Tension HeadachesA tension headache is the most common type of headache. This type of headache can cause mild or moderate pain in the head, neck, and behind t...
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A tension headache is the most common type of headache. This type of headache can cause mild or moderate pain in the head, neck, and behind the eyes. Some patients say that a tension headache feels like a tight band around their foreheads.
The majority of people who suffer from tension headaches have episodic headaches, which occur (on average) one or two times per month. However, tension headaches can also be chronic. Chronic headaches affect about 3 percent of the population and include headache episodes that last for more than 15 days per month. Women are twice as likely to suffer from tension headaches as men are (Cleveland Clinic).
Tension headaches are caused by muscle contractions in the head and neck. A variety of foods, activities, and stressors can cause these types of contractions. Some people develop tension headaches after staring at a computer screen for long hours or driving for long periods. Cold temperatures may also trigger a tension headache in some people.
Other factors that may trigger a tension headache include:
- drinking alcohol
- eye strain
- a cold or flu
- a sinus infection
- poor posture
- emotional stress
Symptoms of a tension headache include:
- dull head pain
- pressure around the forehead
- tenderness around the forehead and scalp
The pain is usually mild or moderate, but it can also be intense. In this case, you might confuse your tension headache with a migraine, which is a type of headache that causes throbbing pain on one or both sides of the head. However, tension headaches do not cause all the symptoms of migraines, such as nausea and vomiting. In rare cases, a tension headache can cause sensitivity to light and noise.
You can take over-the-counter pain medications, such as ibuprofen or aspirin, to get rid of a tension headache.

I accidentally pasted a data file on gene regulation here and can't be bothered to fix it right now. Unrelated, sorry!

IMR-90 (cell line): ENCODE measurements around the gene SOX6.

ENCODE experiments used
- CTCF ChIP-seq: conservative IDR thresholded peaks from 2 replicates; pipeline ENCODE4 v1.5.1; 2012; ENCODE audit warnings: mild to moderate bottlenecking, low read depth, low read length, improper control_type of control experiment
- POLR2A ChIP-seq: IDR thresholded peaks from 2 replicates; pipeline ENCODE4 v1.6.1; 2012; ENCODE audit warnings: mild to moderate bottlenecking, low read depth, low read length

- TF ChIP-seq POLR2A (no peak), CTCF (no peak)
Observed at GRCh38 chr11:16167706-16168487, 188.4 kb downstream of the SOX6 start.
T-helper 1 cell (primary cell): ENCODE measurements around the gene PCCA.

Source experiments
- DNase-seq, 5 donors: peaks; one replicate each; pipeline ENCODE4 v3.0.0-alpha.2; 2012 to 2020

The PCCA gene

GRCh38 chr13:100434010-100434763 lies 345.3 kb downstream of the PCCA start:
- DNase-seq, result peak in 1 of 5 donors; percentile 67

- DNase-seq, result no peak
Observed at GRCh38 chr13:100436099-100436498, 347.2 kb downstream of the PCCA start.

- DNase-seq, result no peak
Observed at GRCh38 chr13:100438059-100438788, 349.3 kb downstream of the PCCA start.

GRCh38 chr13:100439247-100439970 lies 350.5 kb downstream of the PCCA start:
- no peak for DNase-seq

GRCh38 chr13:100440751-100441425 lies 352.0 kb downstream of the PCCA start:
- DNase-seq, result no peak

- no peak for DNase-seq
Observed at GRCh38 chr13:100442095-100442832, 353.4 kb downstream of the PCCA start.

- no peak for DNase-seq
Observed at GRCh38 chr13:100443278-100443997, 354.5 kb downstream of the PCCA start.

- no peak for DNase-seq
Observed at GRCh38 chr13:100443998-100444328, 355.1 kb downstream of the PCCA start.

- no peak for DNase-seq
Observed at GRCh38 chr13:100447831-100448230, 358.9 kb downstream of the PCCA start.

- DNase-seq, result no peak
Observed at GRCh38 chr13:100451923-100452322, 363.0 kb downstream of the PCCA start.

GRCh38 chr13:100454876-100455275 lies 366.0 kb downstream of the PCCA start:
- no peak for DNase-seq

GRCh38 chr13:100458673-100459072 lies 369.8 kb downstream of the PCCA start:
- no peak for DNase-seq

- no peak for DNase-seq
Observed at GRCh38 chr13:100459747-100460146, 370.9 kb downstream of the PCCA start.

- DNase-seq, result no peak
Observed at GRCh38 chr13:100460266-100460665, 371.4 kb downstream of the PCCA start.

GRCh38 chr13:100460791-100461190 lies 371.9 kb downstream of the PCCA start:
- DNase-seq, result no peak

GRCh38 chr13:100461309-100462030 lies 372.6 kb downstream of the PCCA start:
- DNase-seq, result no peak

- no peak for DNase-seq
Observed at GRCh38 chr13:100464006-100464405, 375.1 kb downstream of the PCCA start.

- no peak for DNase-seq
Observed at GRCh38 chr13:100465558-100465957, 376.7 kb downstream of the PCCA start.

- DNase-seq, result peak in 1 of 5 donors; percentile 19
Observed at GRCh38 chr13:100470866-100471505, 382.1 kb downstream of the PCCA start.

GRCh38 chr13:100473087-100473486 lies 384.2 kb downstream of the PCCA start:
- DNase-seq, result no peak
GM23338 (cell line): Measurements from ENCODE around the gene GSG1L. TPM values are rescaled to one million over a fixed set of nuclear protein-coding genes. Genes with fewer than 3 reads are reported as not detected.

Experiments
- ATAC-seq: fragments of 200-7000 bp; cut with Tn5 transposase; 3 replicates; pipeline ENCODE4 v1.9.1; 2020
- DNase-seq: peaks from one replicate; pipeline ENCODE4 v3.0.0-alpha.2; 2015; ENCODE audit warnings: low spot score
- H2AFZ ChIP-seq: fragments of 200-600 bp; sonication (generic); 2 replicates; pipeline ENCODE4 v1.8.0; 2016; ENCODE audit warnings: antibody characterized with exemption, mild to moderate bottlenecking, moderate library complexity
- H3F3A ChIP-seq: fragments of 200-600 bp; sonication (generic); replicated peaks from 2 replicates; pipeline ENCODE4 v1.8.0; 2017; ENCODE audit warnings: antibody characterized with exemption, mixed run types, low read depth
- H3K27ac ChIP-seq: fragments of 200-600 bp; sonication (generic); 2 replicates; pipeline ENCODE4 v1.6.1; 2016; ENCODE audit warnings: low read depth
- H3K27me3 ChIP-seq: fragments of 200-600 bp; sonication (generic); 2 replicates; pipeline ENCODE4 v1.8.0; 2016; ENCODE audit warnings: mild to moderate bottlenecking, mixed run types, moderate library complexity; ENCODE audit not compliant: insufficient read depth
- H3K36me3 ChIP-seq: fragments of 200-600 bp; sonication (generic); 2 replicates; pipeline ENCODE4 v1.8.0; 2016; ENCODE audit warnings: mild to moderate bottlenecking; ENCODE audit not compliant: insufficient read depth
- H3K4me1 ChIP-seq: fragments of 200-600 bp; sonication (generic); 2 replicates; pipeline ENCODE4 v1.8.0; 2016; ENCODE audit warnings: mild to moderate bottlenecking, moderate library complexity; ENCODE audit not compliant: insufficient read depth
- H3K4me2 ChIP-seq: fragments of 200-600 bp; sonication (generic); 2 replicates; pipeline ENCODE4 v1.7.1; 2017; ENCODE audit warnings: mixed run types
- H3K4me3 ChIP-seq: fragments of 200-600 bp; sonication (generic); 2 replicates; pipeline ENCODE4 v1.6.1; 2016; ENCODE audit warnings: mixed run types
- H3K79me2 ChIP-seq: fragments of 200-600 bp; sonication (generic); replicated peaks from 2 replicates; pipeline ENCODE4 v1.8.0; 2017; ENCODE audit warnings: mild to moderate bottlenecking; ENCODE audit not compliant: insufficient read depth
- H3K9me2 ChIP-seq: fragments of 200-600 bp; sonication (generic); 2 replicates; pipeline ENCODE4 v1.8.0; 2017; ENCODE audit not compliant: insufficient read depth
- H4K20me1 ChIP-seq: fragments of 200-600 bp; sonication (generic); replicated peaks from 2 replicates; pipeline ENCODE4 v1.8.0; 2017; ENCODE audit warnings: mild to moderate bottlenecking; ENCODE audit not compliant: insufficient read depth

Other tips for easing a tension headache include:
- applying a heating pad or ice pack to your head for five to 10 minutes several times a day
- taking a hot bath or shower to relax tense muscles
- improving your posture
- taking frequent computer breaks to prevent eye strain
However, these techniques may not keep tension headaches from returning.
Preventing Future Headaches
Since tension headaches are often caused by specific triggers, identifying the factors that cause your headaches is one way to prevent future episodes.
A headache diary will help you determine the cause of your tension headaches. Keep a record of your daily meals, beverages, and activities, as well as any situations that trigger stress. For each day that you have a tension headache, make a note in your diary. After several weeks or months, you may be able to make a connection. For example, if your diary shows that headaches occurred on days when you ate a particular food, this food may be your trigger.
Help From Your Doctor
If tension headaches begin to affect your daily life, your doctor may run tests to rule out other problems, such as a brain tumor. Tests used to check for other conditions may include:
- CT Scan (an imaging test that uses X-rays to take pictures of your internal organs)
- MRI (an imaging test that uses magnetic fields to examine your soft tissues)
If your doctor determines that you have tension headaches, but painkillers are not working for you, he or she may prescribe:
- a muscle relaxant (a medication to help stop muscle contractions)
- SSRIs or antidepressants (medications that treat depression and anxiety) to stabilize you brain’s levels of serotonin and help you cope with stress
Your doctor may also recommend other treatments, such as:
- stress management classes to teach you techniques to cope with stress and relieve tension
- biofeedback (a relaxation technique that teaches you to manage pain and stress)
- cognitive behavioral therapy (talk therapy that helps you recognize situations that cause you stress, anxiety, and tension)
- acupuncture (an alternative therapy that may reduce stress and tension by applying fine needles to specific areas of the body)
Tension headaches often respond to treatment and rarely cause permanent damage. However, chronic tension headaches can affect your quality of life. These headaches may make it difficult for you to participate in physical activities. You may also miss days of work or school. If it becomes a serious problem, talk to your doctor.
Also, be sure to not ignore severe symptoms. Seek medical attention immediately if you have a headache that starts suddenly or a headache accompanied by slurred speech, loss of balance, or a high fever. This can indicate a more serious problem, such as a stroke, tumor, or an aneurysm.
Edited by: Heather Ross
Medically Reviewed by: George Krucik, MD
Published: Aug 7, 2012
Last Updated: Oct 9, 2013
Published By: Healthline Networks, Inc.
- Tension Headache. (2011, December 14). National Library of Medicine—National Institutes of Health. Retrieved June 13, 2012, from http://www.nlm.nih.gov/medlineplus/ency/article/000797.htm
- Tension Headache. (2011, February 28). Mayo Clinic. Retrieved June 13, 2012, from http://www.mayoclinic.com/health/tension-headache/DS00304
- Tension-Type Headaches. (2011, December 11). Cleveland Clinic. Retrieved June 13, 2012, from http://my.clevelandclinic.org/disorders/tension_headaches/hic_tension-type_headaches.aspx